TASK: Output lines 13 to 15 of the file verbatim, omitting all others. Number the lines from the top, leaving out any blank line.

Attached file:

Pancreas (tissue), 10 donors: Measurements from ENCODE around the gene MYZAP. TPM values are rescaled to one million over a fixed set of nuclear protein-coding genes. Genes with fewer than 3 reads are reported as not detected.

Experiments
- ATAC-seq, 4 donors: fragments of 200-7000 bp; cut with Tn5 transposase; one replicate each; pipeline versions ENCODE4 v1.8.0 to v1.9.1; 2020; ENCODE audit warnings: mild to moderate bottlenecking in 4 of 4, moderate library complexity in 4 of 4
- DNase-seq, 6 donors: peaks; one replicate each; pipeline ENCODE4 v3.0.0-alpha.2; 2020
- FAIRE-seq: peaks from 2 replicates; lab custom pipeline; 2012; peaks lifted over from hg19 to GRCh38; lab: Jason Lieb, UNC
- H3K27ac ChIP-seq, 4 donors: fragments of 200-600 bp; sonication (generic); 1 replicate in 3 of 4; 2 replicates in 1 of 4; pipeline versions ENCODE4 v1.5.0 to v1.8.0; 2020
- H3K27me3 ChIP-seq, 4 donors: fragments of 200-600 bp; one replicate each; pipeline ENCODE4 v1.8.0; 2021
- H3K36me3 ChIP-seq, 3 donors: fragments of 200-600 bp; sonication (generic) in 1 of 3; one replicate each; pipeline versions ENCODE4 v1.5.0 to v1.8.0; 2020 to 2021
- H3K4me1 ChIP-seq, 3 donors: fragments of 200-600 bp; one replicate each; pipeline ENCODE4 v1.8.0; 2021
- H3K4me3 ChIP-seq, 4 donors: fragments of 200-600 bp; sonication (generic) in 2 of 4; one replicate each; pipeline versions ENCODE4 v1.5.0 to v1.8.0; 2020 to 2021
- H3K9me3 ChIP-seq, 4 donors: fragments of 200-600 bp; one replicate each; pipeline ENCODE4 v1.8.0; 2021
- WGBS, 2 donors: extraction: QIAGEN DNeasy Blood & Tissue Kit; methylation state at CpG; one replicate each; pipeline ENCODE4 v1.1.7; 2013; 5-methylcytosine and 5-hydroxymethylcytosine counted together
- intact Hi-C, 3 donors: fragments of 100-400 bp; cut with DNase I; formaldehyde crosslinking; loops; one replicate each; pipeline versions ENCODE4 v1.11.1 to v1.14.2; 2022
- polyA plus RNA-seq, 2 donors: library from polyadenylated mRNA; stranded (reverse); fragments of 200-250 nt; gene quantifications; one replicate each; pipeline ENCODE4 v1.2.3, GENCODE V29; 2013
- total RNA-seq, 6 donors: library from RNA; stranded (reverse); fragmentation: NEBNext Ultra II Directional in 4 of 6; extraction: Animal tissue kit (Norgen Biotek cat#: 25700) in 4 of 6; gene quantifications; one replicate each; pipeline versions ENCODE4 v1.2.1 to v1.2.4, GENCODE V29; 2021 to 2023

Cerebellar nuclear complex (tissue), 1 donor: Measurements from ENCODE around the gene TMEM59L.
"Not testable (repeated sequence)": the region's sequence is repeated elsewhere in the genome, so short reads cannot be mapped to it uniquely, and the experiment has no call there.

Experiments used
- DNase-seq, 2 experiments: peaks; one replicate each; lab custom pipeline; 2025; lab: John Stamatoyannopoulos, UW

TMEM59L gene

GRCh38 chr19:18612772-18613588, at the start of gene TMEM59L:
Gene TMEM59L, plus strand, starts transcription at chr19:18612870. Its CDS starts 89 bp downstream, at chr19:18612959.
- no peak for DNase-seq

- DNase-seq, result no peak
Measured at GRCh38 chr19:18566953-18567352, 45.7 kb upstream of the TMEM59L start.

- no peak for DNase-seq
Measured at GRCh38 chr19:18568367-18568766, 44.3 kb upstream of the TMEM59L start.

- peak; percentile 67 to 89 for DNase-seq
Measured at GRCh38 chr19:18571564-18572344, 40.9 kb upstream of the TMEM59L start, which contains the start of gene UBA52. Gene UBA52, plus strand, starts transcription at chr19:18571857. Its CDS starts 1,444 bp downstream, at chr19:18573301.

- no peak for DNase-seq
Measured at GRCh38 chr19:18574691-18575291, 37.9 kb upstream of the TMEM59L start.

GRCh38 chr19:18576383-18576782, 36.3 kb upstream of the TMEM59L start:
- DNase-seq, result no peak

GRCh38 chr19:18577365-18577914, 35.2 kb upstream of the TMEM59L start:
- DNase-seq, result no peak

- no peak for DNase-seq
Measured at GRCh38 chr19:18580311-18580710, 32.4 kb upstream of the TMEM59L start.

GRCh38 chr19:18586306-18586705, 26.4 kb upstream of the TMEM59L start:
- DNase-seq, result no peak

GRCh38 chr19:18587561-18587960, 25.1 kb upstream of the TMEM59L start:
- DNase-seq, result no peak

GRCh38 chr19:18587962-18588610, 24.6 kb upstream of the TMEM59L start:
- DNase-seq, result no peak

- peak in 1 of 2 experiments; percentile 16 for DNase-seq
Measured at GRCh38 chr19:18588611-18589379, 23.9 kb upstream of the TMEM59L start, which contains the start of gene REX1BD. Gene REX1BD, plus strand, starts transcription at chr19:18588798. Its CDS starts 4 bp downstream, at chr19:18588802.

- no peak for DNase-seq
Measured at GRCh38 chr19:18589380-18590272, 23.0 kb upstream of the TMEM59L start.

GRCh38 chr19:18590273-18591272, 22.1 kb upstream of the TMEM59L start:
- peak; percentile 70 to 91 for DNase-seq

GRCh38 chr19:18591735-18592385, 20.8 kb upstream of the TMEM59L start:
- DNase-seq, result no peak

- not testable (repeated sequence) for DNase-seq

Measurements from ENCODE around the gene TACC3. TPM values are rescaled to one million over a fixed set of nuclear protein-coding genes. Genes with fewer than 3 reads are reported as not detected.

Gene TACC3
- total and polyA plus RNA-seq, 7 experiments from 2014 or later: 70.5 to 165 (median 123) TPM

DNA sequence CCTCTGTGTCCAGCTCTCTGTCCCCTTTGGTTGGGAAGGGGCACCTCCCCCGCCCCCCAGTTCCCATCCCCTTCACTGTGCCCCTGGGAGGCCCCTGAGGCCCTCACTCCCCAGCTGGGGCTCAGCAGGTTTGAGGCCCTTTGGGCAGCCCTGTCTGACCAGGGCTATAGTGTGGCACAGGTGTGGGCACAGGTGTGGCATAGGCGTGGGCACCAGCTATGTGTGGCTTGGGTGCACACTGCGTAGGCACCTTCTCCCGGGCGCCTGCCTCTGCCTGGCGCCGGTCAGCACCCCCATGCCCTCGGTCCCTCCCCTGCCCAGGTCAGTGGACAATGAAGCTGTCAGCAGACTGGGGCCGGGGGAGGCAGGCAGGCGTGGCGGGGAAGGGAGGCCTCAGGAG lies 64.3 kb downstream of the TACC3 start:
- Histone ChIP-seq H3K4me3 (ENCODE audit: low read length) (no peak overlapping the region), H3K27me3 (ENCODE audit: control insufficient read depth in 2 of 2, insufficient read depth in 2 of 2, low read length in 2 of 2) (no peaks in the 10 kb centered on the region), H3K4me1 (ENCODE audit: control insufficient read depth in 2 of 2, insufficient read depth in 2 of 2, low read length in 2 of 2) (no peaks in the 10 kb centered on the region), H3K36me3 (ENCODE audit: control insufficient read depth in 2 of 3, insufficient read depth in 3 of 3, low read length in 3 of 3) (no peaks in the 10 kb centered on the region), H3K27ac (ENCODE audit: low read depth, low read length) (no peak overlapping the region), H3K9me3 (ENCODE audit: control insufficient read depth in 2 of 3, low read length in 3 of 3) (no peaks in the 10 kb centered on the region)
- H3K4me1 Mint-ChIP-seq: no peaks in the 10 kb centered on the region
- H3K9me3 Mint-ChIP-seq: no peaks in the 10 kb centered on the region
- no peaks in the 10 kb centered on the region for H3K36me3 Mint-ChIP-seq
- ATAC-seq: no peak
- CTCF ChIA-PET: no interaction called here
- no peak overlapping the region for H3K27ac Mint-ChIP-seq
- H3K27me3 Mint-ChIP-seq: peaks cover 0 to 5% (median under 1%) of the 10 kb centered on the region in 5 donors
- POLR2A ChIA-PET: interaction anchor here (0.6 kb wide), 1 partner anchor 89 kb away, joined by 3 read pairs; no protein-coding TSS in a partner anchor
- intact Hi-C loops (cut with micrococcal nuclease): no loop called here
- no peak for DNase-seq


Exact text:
- intact Hi-C, 3 donors: fragments of 100-400 bp; cut with DNase I; formaldehyde crosslinking; loops; one replicate each; pipeline versions ENCODE4 v1.11.1 to v1.14.2; 2022
- polyA plus RNA-seq, 2 donors: library from polyadenylated mRNA; stranded (reverse); fragments of 200-250 nt; gene quantifications; one replicate each; pipeline ENCODE4 v1.2.3, GENCODE V29; 2013
- total RNA-seq, 6 donors: library from RNA; stranded (reverse); fragmentation: NEBNext Ultra II Directional in 4 of 6; extraction: Animal tissue kit (Norgen Biotek cat#: 25700) in 4 of 6; gene quantifications; one replicate each; pipeline versions ENCODE4 v1.2.1 to v1.2.4, GENCODE V29; 2021 to 2023